Summary

This year-long expedition engaged first graders in an entire year of studying farms and foods. It wove skills of reading, writing, math, drawing and research with content in science, nutrition, health and social studies. Hands-on experiences include: working at farms and organizations that provide food to the homeless and building a garden at the school. The expedition combined academic lessons and the production of high quality student products with real life experiences – apprentice work at farms, dairies and apiaries and work in the soil to produce a garden with produce that was eaten by the class. Almost all the content focus areas for the year were woven into this study: science lessons in experimental technique using seeds and plants preceded work on the garden; lessons on Martin Luther King and social justice were connected to a study of Cesar Chavez and the farmworkers movement; and readers and writers workshops were centered in non-fiction and fictional material connected to foods, farms and healthy nutrition.

The expedition began with a case study of a local apple orchard, where the whole class was involved in research and worked together on-site and in the classroom, and included a good deal of language arts work. This was followed by fieldwork at a local farm, after which students chose to join a study group with classmates for in-depth research in one aspect of food and farms. The four study groups were: bees; fruits, vegetables & grains; dairy; and poultry. Each study group spent months learning about their topic, including field research at farm sites, class visits by experts, and hands-on work with foods. Study groups were responsible for teaching classmates about their topic and contributing a chapter for the whole-class Farm Book.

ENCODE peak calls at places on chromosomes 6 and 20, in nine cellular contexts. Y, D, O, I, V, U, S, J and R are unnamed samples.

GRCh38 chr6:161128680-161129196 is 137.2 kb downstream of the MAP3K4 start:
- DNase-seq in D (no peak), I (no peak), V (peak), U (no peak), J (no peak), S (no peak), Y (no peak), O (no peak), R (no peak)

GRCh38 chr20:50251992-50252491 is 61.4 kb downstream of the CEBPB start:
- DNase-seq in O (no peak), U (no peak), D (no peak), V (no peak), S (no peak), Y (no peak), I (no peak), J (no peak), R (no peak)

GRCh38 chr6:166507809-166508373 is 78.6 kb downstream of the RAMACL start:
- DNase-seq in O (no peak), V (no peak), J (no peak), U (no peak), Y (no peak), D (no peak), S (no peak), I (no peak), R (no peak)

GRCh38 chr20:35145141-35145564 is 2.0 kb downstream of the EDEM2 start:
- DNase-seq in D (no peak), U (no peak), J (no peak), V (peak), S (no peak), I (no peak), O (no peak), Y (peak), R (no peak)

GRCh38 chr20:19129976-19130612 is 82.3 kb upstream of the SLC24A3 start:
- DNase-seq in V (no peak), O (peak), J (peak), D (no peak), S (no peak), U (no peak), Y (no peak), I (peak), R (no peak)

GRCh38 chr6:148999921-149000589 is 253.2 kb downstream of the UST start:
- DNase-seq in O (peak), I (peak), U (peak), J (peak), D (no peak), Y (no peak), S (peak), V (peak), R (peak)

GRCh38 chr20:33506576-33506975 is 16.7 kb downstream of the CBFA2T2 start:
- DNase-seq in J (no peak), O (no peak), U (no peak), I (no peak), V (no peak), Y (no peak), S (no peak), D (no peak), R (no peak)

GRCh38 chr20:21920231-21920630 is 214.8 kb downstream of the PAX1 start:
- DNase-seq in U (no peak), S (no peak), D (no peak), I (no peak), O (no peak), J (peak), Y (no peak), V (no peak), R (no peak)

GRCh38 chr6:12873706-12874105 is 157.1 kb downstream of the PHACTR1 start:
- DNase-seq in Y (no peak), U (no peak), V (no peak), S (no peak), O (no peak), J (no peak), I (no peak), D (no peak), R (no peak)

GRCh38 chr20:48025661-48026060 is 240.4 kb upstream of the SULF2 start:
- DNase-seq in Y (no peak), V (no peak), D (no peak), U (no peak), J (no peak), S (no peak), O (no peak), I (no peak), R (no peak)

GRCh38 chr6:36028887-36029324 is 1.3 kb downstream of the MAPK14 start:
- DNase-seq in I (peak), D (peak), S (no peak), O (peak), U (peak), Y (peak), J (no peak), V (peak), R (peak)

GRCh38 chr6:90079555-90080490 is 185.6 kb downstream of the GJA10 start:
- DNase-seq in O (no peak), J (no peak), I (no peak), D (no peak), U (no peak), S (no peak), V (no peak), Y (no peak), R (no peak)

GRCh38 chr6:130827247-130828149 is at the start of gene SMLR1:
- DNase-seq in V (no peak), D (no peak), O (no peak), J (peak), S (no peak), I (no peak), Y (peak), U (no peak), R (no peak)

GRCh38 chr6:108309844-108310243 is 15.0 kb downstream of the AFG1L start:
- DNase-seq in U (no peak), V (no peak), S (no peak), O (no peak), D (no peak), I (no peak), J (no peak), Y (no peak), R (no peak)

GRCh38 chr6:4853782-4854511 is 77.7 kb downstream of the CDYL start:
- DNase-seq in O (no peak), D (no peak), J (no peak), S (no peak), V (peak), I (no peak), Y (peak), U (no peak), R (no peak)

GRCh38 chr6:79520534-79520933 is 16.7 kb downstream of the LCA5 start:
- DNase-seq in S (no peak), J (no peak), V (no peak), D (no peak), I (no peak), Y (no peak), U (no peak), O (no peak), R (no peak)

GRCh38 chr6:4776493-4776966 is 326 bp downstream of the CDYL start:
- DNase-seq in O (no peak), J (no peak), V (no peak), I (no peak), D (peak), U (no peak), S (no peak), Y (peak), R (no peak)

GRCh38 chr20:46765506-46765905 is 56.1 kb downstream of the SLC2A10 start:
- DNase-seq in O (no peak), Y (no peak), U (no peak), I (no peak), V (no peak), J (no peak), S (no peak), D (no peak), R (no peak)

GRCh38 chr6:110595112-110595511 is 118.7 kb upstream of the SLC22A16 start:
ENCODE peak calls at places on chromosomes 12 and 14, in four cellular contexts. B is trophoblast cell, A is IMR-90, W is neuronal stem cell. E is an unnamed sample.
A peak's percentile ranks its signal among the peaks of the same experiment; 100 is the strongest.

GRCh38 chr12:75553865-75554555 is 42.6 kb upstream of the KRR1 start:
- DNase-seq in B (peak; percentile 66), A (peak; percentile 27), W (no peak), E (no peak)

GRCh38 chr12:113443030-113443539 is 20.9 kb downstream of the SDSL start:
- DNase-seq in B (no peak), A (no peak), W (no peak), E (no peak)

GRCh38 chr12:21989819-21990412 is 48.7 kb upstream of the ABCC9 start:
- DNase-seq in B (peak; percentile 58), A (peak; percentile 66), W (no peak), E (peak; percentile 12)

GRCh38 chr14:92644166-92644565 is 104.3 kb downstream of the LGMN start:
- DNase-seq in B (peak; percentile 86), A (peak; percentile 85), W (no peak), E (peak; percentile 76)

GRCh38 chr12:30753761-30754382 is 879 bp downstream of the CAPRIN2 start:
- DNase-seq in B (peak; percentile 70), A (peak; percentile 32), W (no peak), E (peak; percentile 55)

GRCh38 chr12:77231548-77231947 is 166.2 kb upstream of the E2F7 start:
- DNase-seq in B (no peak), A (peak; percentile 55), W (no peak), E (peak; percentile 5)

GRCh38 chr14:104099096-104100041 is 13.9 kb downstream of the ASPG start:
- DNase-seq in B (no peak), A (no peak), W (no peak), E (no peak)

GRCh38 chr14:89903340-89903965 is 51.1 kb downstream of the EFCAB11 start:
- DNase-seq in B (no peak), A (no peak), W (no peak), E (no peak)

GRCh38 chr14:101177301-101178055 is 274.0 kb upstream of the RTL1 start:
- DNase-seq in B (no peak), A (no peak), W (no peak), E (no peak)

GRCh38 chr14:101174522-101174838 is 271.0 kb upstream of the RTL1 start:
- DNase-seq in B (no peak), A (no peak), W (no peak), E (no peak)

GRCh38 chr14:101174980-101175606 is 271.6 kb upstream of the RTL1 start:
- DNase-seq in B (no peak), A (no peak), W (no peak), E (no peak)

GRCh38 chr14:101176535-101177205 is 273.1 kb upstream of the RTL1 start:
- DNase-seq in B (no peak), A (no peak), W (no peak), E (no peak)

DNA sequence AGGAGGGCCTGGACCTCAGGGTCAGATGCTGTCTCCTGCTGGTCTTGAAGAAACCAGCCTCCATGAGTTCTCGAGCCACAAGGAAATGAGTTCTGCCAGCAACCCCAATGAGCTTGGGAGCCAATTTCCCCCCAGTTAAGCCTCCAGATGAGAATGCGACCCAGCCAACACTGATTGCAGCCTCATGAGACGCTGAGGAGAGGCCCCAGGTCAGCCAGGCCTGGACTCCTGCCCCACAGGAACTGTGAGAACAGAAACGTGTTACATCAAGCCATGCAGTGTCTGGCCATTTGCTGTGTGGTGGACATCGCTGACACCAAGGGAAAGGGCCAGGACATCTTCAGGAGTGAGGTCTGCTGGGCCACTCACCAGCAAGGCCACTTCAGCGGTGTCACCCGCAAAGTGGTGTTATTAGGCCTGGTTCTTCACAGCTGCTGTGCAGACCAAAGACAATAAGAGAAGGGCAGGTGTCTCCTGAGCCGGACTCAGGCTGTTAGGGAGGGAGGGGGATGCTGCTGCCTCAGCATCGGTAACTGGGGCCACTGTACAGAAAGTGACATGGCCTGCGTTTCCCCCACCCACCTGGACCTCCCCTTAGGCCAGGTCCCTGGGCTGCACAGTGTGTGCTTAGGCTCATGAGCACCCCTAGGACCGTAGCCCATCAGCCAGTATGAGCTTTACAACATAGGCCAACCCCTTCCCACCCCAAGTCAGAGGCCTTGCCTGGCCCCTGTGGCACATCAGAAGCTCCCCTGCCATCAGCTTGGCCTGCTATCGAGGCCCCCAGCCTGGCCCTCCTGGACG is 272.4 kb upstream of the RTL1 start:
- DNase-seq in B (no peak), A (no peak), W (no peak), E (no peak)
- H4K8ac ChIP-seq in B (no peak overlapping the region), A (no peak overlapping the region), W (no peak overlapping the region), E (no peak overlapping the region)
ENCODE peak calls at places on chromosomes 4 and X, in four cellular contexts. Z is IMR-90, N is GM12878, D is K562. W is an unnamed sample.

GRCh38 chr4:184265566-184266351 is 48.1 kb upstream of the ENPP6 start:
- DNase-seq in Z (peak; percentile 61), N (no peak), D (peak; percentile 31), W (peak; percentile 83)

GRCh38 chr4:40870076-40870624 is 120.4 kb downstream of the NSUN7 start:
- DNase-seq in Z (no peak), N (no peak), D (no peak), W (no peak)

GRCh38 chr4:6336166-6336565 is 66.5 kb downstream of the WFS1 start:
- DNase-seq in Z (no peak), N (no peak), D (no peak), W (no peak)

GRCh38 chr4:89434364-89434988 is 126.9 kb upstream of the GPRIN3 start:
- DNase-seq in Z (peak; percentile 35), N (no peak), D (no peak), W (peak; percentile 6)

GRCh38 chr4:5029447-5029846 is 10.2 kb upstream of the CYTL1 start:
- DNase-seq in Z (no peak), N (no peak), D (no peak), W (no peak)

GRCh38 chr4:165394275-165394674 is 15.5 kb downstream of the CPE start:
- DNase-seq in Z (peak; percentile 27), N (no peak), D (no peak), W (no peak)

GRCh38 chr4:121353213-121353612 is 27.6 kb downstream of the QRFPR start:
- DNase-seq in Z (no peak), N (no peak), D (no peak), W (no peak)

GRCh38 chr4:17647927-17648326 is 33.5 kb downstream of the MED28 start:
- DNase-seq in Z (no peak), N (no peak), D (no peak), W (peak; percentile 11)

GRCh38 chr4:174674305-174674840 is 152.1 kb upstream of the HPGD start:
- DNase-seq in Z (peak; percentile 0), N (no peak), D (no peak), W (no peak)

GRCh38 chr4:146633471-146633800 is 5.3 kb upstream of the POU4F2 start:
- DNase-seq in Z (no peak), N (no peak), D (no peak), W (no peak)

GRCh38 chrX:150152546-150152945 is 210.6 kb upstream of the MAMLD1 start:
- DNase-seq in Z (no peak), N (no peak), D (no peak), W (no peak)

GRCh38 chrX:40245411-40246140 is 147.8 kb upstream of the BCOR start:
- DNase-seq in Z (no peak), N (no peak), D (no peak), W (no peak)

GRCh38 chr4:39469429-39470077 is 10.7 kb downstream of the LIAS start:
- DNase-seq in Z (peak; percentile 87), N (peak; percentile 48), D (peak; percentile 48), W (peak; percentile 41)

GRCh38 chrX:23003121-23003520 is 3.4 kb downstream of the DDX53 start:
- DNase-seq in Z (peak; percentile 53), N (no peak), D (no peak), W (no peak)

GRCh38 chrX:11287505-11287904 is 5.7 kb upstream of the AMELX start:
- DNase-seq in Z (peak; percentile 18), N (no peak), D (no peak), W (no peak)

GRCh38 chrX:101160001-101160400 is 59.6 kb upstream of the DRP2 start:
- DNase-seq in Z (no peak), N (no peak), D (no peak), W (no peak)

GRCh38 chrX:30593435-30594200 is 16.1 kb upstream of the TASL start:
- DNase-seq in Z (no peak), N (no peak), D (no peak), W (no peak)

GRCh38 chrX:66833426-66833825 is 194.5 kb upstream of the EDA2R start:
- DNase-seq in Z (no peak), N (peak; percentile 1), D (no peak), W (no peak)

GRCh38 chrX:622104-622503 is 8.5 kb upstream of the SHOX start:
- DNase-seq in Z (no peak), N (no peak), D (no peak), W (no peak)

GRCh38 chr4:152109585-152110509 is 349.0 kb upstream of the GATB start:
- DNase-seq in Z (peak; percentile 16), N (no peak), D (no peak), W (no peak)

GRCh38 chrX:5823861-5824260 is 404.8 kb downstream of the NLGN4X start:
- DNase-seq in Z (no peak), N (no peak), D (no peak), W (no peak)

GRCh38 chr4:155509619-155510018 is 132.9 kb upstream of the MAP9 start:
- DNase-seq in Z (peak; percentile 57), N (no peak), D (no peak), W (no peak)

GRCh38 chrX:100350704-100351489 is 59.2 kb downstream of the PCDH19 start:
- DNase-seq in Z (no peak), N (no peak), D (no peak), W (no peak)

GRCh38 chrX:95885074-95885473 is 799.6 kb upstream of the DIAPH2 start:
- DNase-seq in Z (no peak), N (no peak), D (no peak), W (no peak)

The expedition connected students to themes of service and social justice through a study of farmworkers and the farmworkers’ movement, and then through a case study of a homeless shelter that provided healthy food for its clients through an on-site garden, greenhouse, apiary and aqua-culture tank. After fieldwork at this innovative shelter, students again joined study groups, this time to become experts in a local charitable organization that supplied food to the needy and homeless. Study groups were involved in field research and service for the organization they adopted. A culminating product of this work was a full-color calendar, professionally printed, with student writing and illustrations depicting student ideas about important ways that we can help all people to get access to healthy food. The calendar was sold in the community and given to all the organizations who were part of the work. 

The expedition ended with a scientific study of seeds and plants, followed by the planting of a spring garden at the school. Students were able to create and eat a spring salad from the fruits of their work in this expedition.